Instead of the typical single-story elementary school campus spread over 8 to 10 acres, as often is found in the suburbs, Oakland A's officials envision a multistory "urban" school to become part of its proposed ballpark village.
An urban-style school would cover less acreage, with classrooms built atop one another.
Last month, the A's proposed a
4-acre site for the school. On Monday, team co-owner Keith Wolff said the ballclub is considering a two- or three-story school and is looking at the Horace Mann Elementary campus in San Jose as a model.
Schools Superintendent Doug Gephart, who has visited the San Jose campus, said the school boasted an outstanding facility, from an architectural and educational standpoint. However, its playground was smaller than desired, he said, adding that A's officials are aware of the district's wish for more play space.
The proposed ballpark village, near Interstate 880 and Auto Mall Parkway, would feature a 32,000-seat stadium and a mix of retail shops, offices and residences.
Some of the residences would be three to four stories high.
Because of the greater housing density, the neighborhood could generate anywhere from 600 to 1,000 new students, Gephart said. The key, he added, is to design a campus with the flexibility to expand if necessary.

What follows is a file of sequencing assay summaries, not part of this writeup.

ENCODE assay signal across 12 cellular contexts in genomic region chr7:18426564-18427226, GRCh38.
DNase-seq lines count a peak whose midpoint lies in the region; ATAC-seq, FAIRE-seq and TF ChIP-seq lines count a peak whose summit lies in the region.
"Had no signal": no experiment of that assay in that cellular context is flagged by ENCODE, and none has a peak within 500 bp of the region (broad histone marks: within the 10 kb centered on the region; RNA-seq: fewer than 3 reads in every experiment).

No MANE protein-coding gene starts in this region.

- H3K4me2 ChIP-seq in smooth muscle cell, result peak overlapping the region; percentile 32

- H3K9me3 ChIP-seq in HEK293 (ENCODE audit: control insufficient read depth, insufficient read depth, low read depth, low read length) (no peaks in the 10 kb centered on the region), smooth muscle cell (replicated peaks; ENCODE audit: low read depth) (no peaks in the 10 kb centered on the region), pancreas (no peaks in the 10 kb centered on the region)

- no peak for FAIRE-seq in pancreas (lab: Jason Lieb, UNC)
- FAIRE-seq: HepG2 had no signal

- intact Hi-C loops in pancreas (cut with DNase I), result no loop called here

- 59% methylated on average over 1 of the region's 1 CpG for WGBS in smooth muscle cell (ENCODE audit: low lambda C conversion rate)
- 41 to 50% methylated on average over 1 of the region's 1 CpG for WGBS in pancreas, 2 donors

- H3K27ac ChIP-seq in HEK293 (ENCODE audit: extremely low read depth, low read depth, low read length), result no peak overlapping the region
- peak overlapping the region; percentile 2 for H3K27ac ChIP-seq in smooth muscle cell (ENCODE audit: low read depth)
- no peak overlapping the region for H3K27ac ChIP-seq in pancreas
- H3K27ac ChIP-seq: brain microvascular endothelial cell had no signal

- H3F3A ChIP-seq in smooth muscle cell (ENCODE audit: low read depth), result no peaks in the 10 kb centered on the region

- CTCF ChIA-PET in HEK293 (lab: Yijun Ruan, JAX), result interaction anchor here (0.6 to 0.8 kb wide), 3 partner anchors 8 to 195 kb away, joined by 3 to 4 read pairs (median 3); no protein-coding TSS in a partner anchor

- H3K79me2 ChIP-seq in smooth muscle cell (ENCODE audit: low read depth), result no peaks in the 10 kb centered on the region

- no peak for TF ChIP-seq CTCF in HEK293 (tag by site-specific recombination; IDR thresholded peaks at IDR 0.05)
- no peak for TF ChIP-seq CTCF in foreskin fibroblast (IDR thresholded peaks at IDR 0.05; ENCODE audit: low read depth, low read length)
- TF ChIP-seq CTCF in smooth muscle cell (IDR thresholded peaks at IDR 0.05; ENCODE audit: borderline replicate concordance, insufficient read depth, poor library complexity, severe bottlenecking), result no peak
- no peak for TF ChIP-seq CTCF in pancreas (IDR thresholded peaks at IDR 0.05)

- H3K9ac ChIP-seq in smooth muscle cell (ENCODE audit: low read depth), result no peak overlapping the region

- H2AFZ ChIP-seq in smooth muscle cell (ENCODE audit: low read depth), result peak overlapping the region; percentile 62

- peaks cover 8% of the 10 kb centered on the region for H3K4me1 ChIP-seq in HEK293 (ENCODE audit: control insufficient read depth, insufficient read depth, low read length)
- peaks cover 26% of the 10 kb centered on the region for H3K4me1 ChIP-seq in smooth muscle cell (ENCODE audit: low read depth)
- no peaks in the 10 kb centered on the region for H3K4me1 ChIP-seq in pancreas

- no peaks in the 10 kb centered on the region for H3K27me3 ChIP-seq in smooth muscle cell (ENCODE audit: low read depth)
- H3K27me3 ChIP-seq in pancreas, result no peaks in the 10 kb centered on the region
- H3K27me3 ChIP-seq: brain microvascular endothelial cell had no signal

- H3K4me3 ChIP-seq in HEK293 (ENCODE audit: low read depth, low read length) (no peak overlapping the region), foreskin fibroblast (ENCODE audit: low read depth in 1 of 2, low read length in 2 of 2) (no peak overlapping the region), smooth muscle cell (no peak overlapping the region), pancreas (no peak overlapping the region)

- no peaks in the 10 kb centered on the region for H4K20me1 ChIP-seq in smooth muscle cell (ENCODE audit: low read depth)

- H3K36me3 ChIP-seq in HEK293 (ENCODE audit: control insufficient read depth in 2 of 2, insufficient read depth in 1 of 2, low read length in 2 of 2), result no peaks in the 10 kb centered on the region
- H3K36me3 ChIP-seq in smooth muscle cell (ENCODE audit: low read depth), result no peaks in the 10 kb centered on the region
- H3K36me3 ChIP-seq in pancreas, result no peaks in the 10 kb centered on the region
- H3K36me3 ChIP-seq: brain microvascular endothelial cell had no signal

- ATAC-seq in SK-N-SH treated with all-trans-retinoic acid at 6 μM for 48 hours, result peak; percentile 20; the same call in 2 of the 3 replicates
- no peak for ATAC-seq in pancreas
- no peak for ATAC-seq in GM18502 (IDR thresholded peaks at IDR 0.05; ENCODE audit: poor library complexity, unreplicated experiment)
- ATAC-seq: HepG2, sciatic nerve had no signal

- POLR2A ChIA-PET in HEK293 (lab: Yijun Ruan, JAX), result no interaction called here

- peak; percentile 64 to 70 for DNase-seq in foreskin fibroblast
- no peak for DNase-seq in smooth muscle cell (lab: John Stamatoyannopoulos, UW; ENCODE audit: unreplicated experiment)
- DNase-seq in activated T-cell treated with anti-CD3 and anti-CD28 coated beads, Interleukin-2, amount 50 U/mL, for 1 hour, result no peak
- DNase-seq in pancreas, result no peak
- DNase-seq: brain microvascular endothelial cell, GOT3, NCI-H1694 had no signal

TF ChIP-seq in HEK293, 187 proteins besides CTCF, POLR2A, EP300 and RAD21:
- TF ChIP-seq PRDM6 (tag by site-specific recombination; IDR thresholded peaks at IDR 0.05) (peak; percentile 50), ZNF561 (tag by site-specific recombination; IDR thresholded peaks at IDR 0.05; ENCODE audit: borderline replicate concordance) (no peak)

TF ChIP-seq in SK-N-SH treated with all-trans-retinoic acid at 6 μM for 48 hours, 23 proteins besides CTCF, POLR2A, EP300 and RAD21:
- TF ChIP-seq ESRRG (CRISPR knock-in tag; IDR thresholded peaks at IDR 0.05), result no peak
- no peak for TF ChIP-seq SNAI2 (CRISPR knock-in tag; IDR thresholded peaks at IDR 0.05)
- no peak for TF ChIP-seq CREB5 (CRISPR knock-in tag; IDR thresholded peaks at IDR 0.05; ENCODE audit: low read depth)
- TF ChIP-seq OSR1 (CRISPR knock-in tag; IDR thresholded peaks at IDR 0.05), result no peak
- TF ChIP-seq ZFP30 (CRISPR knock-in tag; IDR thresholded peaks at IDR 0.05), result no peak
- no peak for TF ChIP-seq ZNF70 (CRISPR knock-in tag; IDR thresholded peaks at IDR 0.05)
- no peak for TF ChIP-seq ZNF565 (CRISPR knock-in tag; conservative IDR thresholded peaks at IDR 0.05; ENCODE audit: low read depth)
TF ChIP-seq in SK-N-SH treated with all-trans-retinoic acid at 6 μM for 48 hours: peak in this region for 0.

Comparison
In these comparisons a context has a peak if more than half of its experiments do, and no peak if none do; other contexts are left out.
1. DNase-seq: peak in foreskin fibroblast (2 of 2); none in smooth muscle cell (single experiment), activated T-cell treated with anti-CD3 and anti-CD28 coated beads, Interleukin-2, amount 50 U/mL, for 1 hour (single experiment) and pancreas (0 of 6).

The A's latest plans, with the focus on the school, will be presented at Wednesday's school board meeting.
In preliminary designs earlier this year, an elementary school had been penciled to go up near Tri-Cities Landfill at the end of Auto Mall Parkway. But some Fremont residents objected to the location. Now, the plan is to place a school east of Cushing Parkway, "in the heart of the residential development," Wolff said. "To provide a K-6 school that serves the need of the population generated by our project ... that's still our commitment to the city," he said.
Now, the plan is to place a school east of Cushing Parkway, "in the heart of the residential development," Wolff said.
"To provide a K-6 school that serves the need of the population generated by our project ... that's still our commitment to the city," he said.